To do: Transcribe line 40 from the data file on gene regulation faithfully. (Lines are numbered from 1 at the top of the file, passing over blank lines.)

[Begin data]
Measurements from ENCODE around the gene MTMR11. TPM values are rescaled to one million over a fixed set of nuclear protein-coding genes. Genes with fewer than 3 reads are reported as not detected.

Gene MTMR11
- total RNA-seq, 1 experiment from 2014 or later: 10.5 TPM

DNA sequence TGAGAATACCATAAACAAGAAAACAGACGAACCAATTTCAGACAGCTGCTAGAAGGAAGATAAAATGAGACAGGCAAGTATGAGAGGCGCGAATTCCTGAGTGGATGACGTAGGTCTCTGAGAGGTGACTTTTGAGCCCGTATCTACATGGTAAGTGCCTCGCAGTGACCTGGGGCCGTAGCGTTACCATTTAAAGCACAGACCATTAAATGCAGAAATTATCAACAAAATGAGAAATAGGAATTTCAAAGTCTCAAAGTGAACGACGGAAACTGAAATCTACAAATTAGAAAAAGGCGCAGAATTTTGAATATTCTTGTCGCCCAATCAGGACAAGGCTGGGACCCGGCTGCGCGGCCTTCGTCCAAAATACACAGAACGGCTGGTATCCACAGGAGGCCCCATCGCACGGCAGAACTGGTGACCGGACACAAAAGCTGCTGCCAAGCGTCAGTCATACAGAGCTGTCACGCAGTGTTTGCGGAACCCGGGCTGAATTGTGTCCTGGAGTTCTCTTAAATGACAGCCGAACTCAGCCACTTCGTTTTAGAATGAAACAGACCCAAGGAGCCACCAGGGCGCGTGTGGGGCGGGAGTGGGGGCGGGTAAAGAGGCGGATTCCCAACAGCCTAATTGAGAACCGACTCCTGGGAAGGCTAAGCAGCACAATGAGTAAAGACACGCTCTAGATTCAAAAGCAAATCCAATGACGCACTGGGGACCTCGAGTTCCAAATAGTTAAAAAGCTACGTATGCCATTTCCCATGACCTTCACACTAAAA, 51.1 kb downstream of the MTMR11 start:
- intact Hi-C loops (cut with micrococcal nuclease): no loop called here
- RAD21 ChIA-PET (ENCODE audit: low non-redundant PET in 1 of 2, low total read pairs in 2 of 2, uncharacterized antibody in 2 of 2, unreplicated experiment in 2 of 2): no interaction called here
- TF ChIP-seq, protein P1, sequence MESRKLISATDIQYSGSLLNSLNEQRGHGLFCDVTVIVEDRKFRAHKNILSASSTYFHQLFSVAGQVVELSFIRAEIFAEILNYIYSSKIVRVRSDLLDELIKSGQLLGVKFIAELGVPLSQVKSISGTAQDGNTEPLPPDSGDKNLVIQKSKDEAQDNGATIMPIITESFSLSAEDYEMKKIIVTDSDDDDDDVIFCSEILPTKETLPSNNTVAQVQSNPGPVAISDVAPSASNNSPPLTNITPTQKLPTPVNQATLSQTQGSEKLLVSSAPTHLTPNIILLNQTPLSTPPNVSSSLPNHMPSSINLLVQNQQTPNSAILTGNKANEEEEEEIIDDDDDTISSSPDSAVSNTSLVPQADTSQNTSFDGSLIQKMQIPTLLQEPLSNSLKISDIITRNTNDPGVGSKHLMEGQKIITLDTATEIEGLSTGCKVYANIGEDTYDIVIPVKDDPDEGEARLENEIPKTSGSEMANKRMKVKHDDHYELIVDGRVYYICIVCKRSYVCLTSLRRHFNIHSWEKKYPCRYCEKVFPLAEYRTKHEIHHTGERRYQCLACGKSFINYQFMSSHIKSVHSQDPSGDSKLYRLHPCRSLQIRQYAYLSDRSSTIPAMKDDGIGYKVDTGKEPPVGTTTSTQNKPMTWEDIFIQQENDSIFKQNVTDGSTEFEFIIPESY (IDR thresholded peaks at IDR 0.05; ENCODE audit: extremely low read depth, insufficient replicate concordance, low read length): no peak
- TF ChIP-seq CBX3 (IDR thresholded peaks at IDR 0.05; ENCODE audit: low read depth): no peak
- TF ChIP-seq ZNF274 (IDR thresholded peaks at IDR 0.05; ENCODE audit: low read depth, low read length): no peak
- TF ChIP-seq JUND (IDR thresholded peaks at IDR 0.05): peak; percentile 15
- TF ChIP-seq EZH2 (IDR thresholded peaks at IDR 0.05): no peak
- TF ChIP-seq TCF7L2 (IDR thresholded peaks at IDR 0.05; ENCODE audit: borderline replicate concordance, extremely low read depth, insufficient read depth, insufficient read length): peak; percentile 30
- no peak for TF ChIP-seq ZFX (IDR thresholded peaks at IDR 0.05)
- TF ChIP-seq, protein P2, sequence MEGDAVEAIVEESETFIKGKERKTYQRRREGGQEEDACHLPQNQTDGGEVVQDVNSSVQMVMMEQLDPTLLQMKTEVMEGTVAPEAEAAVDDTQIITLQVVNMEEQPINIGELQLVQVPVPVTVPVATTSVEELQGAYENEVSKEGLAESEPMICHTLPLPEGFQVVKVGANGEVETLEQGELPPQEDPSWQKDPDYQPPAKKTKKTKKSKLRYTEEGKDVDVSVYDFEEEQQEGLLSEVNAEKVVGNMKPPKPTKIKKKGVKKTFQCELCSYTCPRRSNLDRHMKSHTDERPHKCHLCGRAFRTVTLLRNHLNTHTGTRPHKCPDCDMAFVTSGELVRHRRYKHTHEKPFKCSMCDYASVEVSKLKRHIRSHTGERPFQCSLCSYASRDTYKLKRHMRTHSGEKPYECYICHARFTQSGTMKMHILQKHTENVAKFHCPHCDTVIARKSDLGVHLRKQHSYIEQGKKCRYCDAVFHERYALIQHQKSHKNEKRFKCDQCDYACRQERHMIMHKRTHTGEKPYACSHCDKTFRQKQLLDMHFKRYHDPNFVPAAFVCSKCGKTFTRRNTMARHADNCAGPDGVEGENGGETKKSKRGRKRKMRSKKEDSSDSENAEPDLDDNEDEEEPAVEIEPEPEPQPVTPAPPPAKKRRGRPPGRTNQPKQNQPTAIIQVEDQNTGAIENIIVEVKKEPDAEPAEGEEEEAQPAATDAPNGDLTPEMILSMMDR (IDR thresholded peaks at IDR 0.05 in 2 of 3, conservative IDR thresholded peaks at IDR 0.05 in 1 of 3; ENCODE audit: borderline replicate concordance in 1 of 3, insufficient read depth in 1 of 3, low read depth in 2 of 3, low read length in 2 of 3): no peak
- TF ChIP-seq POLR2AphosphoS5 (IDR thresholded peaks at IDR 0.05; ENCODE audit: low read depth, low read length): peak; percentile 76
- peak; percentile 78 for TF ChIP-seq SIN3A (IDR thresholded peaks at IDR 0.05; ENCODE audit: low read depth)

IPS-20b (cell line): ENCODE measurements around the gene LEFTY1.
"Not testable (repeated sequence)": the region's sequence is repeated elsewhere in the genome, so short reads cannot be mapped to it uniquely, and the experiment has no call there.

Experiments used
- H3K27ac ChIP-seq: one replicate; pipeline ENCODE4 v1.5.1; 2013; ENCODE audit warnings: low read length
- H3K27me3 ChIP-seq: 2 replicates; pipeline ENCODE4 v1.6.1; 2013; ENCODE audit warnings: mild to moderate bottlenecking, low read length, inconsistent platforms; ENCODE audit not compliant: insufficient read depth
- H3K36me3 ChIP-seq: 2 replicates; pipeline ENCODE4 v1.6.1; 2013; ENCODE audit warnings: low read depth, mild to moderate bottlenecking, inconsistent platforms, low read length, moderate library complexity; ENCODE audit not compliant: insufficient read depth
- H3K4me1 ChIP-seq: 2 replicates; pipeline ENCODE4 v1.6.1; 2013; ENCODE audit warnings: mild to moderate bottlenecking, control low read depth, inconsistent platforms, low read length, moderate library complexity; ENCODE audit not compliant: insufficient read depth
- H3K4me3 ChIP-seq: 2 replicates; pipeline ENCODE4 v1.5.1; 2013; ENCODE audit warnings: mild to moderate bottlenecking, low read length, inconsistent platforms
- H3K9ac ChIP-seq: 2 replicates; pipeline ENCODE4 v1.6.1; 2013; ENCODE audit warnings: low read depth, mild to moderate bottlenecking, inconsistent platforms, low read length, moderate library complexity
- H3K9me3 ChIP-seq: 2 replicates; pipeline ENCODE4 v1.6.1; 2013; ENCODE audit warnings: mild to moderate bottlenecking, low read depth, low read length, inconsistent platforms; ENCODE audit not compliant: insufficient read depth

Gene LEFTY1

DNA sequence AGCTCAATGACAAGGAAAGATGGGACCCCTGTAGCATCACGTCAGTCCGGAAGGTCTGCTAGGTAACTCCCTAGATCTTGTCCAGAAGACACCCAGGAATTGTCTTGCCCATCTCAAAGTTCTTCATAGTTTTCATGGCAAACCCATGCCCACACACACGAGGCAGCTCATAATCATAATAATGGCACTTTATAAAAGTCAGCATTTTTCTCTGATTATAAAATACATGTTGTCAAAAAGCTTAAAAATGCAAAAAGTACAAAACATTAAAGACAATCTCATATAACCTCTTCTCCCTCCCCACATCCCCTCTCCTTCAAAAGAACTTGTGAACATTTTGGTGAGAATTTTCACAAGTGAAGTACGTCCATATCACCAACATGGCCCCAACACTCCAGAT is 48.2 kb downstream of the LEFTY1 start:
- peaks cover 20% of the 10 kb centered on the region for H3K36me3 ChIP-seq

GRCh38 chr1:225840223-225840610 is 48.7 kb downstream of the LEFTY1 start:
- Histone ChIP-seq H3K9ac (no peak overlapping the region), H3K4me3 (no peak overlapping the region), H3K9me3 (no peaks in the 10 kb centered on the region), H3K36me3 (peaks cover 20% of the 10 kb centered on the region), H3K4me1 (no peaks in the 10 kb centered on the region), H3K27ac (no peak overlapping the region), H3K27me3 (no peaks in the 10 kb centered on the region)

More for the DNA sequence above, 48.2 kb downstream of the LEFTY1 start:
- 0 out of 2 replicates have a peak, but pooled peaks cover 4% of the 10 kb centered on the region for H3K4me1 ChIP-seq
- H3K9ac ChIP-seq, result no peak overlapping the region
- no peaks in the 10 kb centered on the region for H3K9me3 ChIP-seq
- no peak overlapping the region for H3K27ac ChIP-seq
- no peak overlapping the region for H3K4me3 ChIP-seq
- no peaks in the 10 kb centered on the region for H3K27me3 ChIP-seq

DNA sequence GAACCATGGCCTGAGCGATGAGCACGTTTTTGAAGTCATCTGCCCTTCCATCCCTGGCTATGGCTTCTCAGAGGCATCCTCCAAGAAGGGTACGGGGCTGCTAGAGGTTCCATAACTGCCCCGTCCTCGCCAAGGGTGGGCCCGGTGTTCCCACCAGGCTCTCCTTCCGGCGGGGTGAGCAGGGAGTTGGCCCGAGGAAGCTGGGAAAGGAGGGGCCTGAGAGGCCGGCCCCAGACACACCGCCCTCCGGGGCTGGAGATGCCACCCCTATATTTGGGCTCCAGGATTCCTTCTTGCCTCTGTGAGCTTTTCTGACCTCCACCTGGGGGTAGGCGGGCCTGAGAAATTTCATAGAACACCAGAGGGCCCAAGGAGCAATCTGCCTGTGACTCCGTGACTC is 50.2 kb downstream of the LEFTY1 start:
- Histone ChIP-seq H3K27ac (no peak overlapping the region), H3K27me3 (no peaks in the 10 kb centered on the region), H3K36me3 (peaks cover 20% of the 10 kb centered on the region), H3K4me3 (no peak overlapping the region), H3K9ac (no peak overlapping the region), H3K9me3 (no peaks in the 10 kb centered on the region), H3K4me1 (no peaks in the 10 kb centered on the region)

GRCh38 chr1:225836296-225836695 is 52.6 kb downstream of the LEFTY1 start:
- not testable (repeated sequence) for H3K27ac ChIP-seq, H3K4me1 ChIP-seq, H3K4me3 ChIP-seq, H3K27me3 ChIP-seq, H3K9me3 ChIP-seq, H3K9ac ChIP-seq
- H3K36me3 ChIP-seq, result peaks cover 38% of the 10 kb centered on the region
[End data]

- Histone ChIP-seq H3K27ac (no peak overlapping the region), H3K27me3 (no peaks in the 10 kb centered on the region), H3K36me3 (peaks cover 20% of the 10 kb centered on the region), H3K4me3 (no peak overlapping the region), H3K9ac (no peak overlapping the region), H3K9me3 (no peaks in the 10 kb centered on the region), H3K4me1 (no peaks in the 10 kb centered on the region)